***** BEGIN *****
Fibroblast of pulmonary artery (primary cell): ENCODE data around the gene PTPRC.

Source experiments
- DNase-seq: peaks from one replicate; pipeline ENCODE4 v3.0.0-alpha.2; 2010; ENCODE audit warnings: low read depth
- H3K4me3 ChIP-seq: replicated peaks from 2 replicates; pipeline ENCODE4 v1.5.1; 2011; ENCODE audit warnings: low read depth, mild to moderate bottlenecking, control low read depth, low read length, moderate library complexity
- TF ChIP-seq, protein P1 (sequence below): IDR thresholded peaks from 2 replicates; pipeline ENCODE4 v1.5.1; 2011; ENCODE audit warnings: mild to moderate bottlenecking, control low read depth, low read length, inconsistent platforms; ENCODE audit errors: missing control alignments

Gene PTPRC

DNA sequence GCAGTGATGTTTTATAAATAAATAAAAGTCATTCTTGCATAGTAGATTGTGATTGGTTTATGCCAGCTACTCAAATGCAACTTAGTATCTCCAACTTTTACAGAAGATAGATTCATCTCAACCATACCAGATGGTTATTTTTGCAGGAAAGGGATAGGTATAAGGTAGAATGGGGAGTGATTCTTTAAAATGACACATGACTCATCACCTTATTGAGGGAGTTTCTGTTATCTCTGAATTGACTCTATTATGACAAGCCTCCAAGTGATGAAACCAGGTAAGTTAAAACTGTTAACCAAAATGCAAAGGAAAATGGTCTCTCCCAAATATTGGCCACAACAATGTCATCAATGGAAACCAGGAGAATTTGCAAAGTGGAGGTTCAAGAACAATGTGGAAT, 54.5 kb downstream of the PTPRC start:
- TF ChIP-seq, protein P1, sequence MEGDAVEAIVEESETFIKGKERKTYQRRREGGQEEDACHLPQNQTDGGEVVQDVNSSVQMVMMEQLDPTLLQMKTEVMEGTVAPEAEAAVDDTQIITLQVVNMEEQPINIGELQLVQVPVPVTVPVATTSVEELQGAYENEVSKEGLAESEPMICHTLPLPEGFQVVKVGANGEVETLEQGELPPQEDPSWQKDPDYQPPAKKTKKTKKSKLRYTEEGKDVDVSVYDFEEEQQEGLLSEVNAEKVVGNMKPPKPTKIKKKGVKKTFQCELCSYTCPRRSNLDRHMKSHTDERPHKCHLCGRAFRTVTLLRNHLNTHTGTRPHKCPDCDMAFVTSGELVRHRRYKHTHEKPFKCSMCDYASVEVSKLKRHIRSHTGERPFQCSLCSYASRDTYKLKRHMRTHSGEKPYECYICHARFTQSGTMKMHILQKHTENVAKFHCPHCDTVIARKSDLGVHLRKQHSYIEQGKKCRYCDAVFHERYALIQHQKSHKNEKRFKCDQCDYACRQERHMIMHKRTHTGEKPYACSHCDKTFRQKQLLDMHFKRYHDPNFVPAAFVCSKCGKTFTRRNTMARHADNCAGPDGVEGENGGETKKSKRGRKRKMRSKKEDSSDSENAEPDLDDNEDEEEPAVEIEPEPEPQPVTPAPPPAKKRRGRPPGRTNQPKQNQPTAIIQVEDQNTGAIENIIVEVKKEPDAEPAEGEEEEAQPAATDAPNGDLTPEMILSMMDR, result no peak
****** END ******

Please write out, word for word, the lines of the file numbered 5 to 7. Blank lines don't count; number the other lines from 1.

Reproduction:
- TF ChIP-seq, protein P1 (sequence below): IDR thresholded peaks from 2 replicates; pipeline ENCODE4 v1.5.1; 2011; ENCODE audit warnings: mild to moderate bottlenecking, control low read depth, low read length, inconsistent platforms; ENCODE audit errors: missing control alignments

Gene PTPRC

DNA sequence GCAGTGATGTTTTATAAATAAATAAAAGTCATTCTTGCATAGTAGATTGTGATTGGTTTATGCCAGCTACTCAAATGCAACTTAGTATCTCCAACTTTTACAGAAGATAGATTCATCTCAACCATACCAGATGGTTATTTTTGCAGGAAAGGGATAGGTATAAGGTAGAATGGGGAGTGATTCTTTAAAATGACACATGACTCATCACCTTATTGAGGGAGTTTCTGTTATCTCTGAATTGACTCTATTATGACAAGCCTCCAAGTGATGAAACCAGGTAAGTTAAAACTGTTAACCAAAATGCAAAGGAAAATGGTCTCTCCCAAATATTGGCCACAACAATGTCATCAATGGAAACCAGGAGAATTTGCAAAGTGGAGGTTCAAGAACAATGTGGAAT, 54.5 kb downstream of the PTPRC start: